Bill, I can’t get hold of you, so I hope you get the message soon. I talked to the Chadrigs. They’re friends with Al Hashimoto, a lawyer in Banturn. I called and he agreed to enter a special appearance so he could run over and take the deposition. I briefed him on the case as he drove over. He called me back when it was done and said it went well. I guess we’ll see when we get the transcript and video. S.

As awareness sank in, my mood blossomed like a sunflower greeting the morning sky. This was not the first time Shirley had bailed me out, but it was perhaps the most profound.

One thing left. I had known the reporter on the case, Carlene Flanjes, for the last 15 years. We got along great. I found her cell number and called. She answered quickly, as she always did unless she was at an assignment.

“Yeah, Bill. Sorry you couldn’t make it today. I heard you had quite an afternoon. Are you okay?”

“I’m fine. Listen, I need to ask you something, and don’t give me that stuff about you weren’t listening, you weren’t paying attention, you don’t have an opinion. I need to know what happened.”

“I’ll do what I can within the bounds of my ethics.”

Court reporters can be an inscrutable lot.

So,” I began, and took a breath, “what the hell happened?”

“Oh, Al Hashimoto did a good job, but the questions were pretty straightforward. You know, ‘What happened next?’ You’ll see it on the transcript. Mr. Chadrig described the accident, that it was the defendant swerving over and causing it. Al nailed it down pretty well.”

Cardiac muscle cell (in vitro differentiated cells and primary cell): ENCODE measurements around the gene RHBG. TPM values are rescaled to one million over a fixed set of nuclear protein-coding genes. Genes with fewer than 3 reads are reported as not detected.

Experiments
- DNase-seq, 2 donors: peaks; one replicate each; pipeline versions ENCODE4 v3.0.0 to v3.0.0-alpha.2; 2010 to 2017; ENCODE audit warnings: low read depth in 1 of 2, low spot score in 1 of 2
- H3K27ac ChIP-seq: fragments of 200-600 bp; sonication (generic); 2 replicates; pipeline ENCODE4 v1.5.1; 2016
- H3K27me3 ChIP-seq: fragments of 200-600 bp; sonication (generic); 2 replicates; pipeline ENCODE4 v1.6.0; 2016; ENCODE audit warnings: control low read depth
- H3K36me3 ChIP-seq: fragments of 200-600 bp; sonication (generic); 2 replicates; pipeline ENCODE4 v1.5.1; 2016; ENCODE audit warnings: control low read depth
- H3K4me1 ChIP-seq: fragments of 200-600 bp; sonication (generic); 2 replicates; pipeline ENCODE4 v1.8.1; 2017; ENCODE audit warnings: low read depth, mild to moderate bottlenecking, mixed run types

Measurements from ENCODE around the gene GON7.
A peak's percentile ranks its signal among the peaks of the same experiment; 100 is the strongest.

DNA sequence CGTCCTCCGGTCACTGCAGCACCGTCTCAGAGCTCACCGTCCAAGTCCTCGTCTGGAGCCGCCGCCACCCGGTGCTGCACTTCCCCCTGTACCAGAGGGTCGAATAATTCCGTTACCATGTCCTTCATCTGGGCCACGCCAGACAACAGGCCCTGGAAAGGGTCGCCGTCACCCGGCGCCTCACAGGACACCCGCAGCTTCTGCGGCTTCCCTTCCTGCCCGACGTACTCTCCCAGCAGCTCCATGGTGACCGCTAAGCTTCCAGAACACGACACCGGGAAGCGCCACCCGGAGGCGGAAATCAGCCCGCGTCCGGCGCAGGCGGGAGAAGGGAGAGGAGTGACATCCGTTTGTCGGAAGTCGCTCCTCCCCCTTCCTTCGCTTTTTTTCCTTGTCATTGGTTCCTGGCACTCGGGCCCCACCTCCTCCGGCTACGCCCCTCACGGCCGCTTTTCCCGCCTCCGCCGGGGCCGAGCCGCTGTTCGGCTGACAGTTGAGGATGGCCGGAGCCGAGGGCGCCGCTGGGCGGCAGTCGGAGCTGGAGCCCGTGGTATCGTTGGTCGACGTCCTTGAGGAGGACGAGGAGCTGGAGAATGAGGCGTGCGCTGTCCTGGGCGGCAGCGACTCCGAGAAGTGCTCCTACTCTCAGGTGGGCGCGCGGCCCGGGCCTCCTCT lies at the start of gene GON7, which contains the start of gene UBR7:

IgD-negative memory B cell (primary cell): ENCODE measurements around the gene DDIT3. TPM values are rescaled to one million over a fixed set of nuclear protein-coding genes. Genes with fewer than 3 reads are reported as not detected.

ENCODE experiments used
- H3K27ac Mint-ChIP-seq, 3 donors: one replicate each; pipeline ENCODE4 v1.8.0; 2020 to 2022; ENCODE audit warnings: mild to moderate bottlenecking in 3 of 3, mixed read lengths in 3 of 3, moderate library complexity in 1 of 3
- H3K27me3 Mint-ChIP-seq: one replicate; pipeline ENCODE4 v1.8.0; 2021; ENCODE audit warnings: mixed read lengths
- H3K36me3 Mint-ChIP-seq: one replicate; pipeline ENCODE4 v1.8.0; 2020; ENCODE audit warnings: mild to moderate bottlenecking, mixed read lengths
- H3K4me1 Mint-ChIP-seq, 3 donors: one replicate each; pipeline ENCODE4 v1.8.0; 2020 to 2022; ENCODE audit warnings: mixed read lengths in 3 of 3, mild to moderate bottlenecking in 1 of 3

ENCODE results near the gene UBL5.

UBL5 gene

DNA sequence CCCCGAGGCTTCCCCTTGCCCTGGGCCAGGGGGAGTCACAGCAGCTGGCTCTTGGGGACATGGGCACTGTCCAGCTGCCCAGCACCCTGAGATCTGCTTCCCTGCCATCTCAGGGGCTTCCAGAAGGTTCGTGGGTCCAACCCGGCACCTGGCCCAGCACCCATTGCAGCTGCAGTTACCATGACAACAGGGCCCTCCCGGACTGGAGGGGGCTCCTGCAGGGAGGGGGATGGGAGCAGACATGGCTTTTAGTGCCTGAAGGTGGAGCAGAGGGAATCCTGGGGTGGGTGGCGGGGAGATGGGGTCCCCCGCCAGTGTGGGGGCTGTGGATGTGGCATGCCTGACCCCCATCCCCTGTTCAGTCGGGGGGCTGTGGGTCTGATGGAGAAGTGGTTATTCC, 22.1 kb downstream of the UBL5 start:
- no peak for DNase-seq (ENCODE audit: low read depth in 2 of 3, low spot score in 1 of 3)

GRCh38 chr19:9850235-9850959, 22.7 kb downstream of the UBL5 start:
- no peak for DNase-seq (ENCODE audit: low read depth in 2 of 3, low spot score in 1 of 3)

“What about the cross-examination? O’Shannon must’ve hammered on whatever painkillers he’s on, how reliable he is because of his condition, how long ago this was, and so on.”

“Well, that was the part I didn’t expect. Dan didn’t ask any questions. I’m talking a little out of school here, but after the depo he said to me and Terry, the videographer, ‘Anything I asked would’ve just made it worse.’ Maybe he’s right. Mr. Chadrig’s description was very strong and clear, and it was all so sad, the way he looked and with him dying soon. We were all pretty much crying by the end.”

I said my thank-yous, we said our good-byes, hung up, and I thought about it. Sure, the direct exam might not have gone to O’Shannon’s liking, but he was already in a losing position. He couldn’t make his position worse just by gently challenging the strength of Chadrig’s recollections.

Maybe in the glimmer of hard-edged advocacy, he had decided to justify taking a higher road toward a fair conclusion. And perhaps mixed in was mercy for Mr. Chadrig’s condition. Such tenderness would not be like him – or me, for that matter – but just maybe it had happened like that.

I finally went to bed and slept the sleep of a relieved mind, particularly so with no phone distractions.

Morning dawned bright and clear and by 8:00 a.m. found me, refreshed, at my desk. Shirley came in and caught me up on the prior day. I had to arrange for a new phone, get Al Hashimoto’s time and pay him handsomely for it, and reply to O’Shannon and bump up the offer more before settling. But one other item remained. I looked up the Chadrigs’ number, called, and got his wife.

“I wanted to call and thank –“

“I’m sorry, Mr. Lowe. Gilbert passed away last night.”

I sat in silence, stunned.

“If it helps, he was happy to see Hashi one more time and that he helped out your lady.”

I finally choked out, “I’m sorry to hear about him. I’m so very sorry.”

“Thank you. The whole family was here last night to see him, and he slipped away later very peacefully.” She hesitated before venturing. “I hope he was a good witness for you.”

That gave me pause. As it happened, Gilbert Chadrig wasn’t my witness at all. I didn’t even know what he looked like, although I would find out at the funeral. No, he was Al Hashimoto’s witness. I’d had nothing to do with how my case had been salvaged by this genuine and generous man, offering himself at the center of another person’s controversy while at the edge of his own life.

I nodded, although she couldn’t see it. Tears burned my eyes.

“Yes, he was. The best I’ve ever had.”

— Grandpa